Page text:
This story features two characters with unusual professions.  Trip Spector is a comic book artist who draws squeaky clean superheroes whom he has come to hate.  Silas Goolsby is a special effects makeup artist currently working for a popular t.v. show.  They meet at a zombie run charity event and are smitten.  With Silas' encouragement, Trip creates "Scratch", an adult graphic novel that could let him write his own ticket.  However, Trip is not a risk taker, and when Silas gives Scratch an outing in public, Trip panics and lets his fears take over his common sense.  Will the men's relationship survive?  Will Scratch be their savior?  These were two nerdy, funny, and flawed but lovable characters whom I won't soon forget.  350 pages (Kindle edition).
Eve (Eve, #1)Eve by Anna Carey
My rating: 3 of 5 stars

This was probably a 3.5 for me. It gets the extra 0.5 for being post-apocalyptic and dystopian, which typically appeals to me. I didn't realize that was what kind of story it was when I picked it up. I read it purely based off someone else's recommendation, with no background on the story.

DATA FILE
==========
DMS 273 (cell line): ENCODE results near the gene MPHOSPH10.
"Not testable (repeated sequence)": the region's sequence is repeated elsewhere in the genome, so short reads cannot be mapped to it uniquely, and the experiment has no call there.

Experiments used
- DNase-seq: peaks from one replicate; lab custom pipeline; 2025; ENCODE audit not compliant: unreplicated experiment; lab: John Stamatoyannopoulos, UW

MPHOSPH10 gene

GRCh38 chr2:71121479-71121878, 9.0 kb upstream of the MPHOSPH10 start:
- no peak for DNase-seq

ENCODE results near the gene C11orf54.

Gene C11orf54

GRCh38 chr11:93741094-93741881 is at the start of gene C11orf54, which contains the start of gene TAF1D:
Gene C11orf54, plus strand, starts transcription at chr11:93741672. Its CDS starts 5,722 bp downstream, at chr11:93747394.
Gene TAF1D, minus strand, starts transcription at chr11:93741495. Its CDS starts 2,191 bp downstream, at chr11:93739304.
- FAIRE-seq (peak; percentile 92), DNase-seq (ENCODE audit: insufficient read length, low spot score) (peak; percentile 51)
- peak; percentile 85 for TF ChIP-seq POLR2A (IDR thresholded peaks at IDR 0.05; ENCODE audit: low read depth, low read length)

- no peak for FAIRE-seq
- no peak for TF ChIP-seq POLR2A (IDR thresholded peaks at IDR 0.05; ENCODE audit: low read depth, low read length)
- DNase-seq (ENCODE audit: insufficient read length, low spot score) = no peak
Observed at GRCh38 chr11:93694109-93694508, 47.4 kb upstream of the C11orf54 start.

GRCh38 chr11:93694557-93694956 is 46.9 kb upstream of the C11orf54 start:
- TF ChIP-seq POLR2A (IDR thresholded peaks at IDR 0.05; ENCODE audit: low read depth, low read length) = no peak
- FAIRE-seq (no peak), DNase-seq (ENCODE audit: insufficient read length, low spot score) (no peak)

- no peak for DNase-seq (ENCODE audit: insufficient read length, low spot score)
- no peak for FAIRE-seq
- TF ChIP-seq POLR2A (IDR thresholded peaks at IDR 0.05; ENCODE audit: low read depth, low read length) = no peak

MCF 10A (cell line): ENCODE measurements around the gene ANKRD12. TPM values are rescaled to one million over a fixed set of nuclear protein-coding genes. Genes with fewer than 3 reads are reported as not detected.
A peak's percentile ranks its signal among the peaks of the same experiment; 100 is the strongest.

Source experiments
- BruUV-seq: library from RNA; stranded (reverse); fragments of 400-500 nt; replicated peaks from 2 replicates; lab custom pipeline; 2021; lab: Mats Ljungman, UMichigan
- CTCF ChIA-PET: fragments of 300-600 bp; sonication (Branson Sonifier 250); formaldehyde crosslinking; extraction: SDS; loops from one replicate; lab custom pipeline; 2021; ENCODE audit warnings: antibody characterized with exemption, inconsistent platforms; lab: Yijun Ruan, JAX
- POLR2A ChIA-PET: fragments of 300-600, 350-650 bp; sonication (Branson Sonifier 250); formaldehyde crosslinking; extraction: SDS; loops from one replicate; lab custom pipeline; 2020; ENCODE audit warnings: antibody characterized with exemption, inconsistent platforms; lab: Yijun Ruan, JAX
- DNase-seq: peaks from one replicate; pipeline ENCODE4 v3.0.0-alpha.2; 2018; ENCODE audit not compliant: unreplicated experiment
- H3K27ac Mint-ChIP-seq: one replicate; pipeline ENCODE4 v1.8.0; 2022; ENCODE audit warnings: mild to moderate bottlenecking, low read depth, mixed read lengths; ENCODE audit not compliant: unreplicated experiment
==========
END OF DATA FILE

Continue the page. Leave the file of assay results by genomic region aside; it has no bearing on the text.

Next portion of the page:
Basically, the majority of the world succumbed to a plague, and Eve grew up in an all girls boarding school that informed her about how good the king was. It turns out he isn't, and Eve escapes into the wilderness to try to avoid a terrible fate.

It gets less than my typically enthusiastic 4 and 5 star ratings, because I was never fully drawn in by this story. I found one of the side characters to be far more interesting and believable than the main character, enough so that I almost wished the series had been about her, instead. I think it would have been far more interesting.

I was also a bit bored with what felt like insta-love, but it could just be that I wasn't a very attentive reader of this book. It's possible all the chaos in my life and mind distracted me from ever really settling in to the story. However, the concept itself is fascinating, and I wonder if the story has potential going forward, which is why I declare it a 3.5 and might continue on with the series, when typically, I wouldn't continue on for any book rated lower than a 4.